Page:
I don’t know how many of you have ever been to an archive for research purposes but if you visit Delhi and you end up going to National Archives or for that matter Teen Murti Museum, you would realize that the books or audiovisual records that land up in those shelves are actually the staple of what many mainstream historians or students might deem as something of historical importance or official document of historical value. The documents at times available in these archives at times are so exclusive that they largely forego experiences of women as well as marginalized sections of the society. So, these stories of the margins are somehow never find space in official, public, mainstream, institutional space in which memories is being kept and at times hand woven for the coming generations.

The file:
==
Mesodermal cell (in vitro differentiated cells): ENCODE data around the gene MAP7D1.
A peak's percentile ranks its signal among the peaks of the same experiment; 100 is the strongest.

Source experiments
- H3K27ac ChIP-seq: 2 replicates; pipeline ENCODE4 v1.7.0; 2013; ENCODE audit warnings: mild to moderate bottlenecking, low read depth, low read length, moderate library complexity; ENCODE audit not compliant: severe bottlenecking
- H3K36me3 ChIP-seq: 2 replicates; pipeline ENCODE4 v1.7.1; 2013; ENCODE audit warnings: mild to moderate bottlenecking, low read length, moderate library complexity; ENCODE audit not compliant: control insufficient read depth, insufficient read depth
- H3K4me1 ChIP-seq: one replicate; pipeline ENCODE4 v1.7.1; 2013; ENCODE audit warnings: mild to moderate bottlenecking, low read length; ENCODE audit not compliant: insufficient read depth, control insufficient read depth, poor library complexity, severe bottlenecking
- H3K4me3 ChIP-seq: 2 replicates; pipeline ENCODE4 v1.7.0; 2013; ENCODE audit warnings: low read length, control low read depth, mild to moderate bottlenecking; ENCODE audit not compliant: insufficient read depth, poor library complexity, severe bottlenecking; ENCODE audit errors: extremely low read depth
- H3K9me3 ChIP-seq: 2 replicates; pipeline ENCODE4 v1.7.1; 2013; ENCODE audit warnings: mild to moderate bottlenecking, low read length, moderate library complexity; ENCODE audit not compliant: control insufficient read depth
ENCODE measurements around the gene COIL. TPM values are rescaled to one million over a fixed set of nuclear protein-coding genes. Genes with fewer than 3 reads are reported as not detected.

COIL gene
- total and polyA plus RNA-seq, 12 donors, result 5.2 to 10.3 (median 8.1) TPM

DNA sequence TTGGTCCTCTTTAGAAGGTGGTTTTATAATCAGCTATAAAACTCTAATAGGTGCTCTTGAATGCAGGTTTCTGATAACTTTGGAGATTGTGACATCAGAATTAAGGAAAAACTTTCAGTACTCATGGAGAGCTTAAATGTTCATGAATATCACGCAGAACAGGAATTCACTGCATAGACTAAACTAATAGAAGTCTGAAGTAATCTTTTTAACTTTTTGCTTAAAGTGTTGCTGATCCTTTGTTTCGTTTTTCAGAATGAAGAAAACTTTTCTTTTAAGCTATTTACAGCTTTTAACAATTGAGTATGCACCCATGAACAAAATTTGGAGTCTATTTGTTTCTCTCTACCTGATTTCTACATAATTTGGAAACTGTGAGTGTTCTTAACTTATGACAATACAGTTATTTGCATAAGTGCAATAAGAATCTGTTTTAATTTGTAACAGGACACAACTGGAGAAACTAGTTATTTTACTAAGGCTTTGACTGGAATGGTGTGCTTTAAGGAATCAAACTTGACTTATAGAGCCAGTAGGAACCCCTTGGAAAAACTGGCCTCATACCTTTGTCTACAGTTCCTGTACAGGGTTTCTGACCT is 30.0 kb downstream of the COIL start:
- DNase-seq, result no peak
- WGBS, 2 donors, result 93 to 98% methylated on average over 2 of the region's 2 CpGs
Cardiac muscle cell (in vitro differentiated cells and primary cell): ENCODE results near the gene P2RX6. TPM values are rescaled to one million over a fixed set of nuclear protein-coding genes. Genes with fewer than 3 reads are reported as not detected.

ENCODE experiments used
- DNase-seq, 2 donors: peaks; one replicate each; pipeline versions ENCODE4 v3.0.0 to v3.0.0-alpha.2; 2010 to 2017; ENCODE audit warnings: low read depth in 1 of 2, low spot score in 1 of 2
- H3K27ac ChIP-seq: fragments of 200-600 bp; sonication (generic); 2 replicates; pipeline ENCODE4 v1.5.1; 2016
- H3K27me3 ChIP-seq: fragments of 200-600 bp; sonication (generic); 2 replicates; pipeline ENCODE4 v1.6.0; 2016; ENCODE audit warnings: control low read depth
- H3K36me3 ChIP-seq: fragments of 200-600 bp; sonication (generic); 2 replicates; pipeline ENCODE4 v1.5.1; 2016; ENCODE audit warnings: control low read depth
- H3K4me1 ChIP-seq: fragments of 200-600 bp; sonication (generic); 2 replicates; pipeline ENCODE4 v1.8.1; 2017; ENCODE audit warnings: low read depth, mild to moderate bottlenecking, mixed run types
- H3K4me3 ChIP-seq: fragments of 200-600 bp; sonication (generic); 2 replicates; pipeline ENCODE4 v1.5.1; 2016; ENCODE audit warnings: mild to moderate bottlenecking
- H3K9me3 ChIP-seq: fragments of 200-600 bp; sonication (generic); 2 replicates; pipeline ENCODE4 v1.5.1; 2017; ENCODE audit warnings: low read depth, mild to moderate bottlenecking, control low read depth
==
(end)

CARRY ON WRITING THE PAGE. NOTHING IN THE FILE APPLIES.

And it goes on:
So, one can see that the way we have learned to look at both politics and history is too much with the lens of public space which can be extremely exclusionary. So, how does one feature in history or make sure that one’s heritage find space in history? Even if you look at newspapers, you would notice that the newspaper would be giving you the main headlines which inturn is the index or highlight of that particular day. So, the important stories of history might feature in page 10 or buried in a page between advertisements. So, how does one tells an oppositional or alternative history? Women’s movement in India is one such oppositional or alternative movement in history, where new histories are forged. But where do we find these oppositional or alternative writing, they are usually confined to specific campaigns or fact finding reports, and at times these reports also usually get lost or buried within the archives. Even during various movements one may see generation of various pamphlets, posters distributed to the people, which eventually disappears after event is over. This why there was a constant need for archiving and documenting to create and recreate an alternative narrative.